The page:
July 30, 2016 - 9:00 PM
SAINT JOHN, N.B. - A safety official in New Brunswick says two teens don't know how close they came to serious harm after trying a stunt that has hospitalized or killed three people in two other provinces.
NB Power has asked police to look into the incident, in which the boys climbed a 60-metre high transmission tower near Saint John and posted video of the heart-stopping ascent to social media.
Duff Boyd, the utility's director of health and safety, said Friday that while it's bad enough that the two boys climbed the tower without safety equipment, they did so in the vicinity of powerful electrical currents.
Boyd said electricity is an "insidious killer" that can jump the conductors on the tower and badly burn anyone in the vicinity.
"I can reference a case in Powell River, British Columbia, just last month," said Boyd. "Two individuals did exactly the same thing and one of them was engulfed in a ball of fire and spent three-and-a-half hours on the tower awaiting rescue."
A spokeswoman for the Saint John police issued a news release saying officers are investigating the New Brunswick incident.
"What if any charges, criminal or provincial, will be determined through the course of the investigation," said Sgt. Lori Magee in an email.
"This activity is extremely dangerous and not only puts the lives of those engaged in this activity at risk but also endangers the lives of the first responders called to a scene when something goes wrong."
A photo and video posted to Facebook and Instagram showed the boys climbing the tower, which has the potential to carry 69,000 to 345,000 volts, and balancing on rails and beams at the top.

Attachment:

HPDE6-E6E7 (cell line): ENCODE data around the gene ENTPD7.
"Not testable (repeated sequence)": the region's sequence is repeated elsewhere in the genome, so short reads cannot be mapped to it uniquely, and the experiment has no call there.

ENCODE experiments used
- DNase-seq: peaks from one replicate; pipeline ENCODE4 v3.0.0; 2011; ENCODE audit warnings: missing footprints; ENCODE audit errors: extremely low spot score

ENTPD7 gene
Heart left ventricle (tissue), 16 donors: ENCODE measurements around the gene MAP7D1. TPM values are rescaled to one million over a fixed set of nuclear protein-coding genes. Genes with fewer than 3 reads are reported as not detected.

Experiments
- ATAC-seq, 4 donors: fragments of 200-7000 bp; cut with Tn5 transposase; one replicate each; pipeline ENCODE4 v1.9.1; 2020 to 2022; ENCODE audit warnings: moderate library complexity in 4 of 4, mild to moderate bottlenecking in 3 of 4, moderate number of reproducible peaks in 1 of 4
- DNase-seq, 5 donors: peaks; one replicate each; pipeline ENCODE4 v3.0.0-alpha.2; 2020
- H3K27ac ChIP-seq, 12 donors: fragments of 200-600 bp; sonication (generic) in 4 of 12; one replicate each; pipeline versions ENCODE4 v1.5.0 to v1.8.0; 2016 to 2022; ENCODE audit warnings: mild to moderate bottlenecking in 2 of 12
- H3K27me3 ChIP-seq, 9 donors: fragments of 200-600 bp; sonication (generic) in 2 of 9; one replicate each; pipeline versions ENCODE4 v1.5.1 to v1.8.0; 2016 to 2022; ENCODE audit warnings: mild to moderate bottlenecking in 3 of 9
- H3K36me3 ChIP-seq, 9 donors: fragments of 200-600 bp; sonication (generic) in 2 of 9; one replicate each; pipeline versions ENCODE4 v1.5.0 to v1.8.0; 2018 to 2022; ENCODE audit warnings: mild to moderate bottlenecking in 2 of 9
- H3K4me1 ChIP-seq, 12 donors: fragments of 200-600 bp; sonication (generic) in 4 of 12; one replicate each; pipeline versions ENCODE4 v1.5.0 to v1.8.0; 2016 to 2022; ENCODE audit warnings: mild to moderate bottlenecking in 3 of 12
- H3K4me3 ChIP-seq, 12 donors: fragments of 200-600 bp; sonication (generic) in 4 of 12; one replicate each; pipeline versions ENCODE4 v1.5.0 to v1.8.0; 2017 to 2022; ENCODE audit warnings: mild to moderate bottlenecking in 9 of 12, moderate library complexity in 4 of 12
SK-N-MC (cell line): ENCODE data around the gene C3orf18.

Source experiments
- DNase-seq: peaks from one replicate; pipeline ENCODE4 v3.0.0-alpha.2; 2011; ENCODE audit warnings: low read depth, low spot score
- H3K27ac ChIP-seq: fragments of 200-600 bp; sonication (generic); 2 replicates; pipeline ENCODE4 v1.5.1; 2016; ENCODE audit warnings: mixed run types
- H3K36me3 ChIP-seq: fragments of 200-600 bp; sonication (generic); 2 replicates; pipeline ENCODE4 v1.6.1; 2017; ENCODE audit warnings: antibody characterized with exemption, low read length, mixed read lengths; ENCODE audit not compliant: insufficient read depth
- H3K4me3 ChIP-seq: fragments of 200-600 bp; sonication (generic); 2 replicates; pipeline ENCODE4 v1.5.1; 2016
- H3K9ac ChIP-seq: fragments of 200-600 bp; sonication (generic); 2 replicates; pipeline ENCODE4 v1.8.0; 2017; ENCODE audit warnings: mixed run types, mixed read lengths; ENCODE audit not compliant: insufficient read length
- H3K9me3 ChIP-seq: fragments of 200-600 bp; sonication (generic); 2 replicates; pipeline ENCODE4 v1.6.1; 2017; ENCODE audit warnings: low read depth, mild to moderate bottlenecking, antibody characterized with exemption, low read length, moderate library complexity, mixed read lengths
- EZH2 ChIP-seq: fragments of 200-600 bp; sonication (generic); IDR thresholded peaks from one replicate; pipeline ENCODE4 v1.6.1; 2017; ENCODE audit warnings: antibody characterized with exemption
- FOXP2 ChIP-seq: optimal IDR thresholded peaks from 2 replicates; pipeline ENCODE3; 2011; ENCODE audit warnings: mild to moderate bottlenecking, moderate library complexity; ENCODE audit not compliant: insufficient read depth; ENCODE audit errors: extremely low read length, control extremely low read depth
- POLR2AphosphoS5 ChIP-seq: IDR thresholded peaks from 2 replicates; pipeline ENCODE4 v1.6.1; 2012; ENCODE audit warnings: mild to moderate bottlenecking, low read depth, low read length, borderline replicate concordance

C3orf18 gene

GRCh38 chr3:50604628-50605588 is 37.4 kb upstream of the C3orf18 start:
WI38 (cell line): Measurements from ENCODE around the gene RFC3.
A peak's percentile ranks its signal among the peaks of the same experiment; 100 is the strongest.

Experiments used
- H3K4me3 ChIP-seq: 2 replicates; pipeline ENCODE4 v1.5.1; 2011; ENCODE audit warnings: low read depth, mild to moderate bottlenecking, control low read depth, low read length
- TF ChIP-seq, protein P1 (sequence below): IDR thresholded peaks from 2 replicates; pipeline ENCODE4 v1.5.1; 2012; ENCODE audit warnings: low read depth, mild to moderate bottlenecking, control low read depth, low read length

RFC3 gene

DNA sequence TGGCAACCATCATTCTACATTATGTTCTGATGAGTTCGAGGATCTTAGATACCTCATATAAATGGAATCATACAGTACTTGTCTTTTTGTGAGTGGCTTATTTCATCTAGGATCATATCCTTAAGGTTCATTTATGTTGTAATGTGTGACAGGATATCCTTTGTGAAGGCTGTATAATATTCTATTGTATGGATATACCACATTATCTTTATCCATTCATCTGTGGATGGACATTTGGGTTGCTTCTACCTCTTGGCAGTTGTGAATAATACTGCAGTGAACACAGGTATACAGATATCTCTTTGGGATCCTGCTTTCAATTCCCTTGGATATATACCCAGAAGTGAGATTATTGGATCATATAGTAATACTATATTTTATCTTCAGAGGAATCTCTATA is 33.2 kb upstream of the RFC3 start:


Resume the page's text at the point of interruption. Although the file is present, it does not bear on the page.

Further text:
In another incident this week, a 21-year-old Quebec man was killed and another was injured after climbing a hydro pole in Riviere-du-Loup, Que.
Pierre-Alexandre Dupuis of Saint-Georges-de-Beauce died while a 24-year-old Montreal man was injured.
Quebec provincial police say the two men were climbing to a platform between two posts about five metres above the ground. The survivor felt the electrical current and let go, dropping to the ground.
Dupuis did not and was electrocuted.
Boyd said while NB Power is concerned, he doesn't think a trend has begun in his province.
"Fortunately it's a very rare occurrence," he said. "We do have a dedicated public safety campaign . . . about the dangers of electricity and why it's so necessary to stay away and we believe that is having a good impact."
Boyd said a lawyer for the utility has been in contact with the Saint John police to see if anything can be done.
Meanwhile, he said he's encouraged that one of the teens, Noah Kingston, has since posted on Facebook that he won't do any more climbing.
His Facebook page says, "Well, I'm all done climbing," provoking a series of comments from his friends saying they're relieved and suggesting he try safer climbing locations.
Boyd said he hoped Kingston had realized the error of his ways.
"I would look to him to be an example to others, to say, 'Look, this is really dumb,'" he said.
The 18-year-old Kingston, who has gained notoriety for a series of death-defying stunts posted on social media, wasn't immediately available for comment.
In a May interview he said he wanted to continue climbing higher on buildings, bridges cranes and towers without permission and without safety equipment.
"It started out as an adrenalin rush ... and now I just get into it, climbing new heights exploring new views," he said at the time.
— Story by Keith Doucette in Halifax.
News from © The Canadian Press, 2016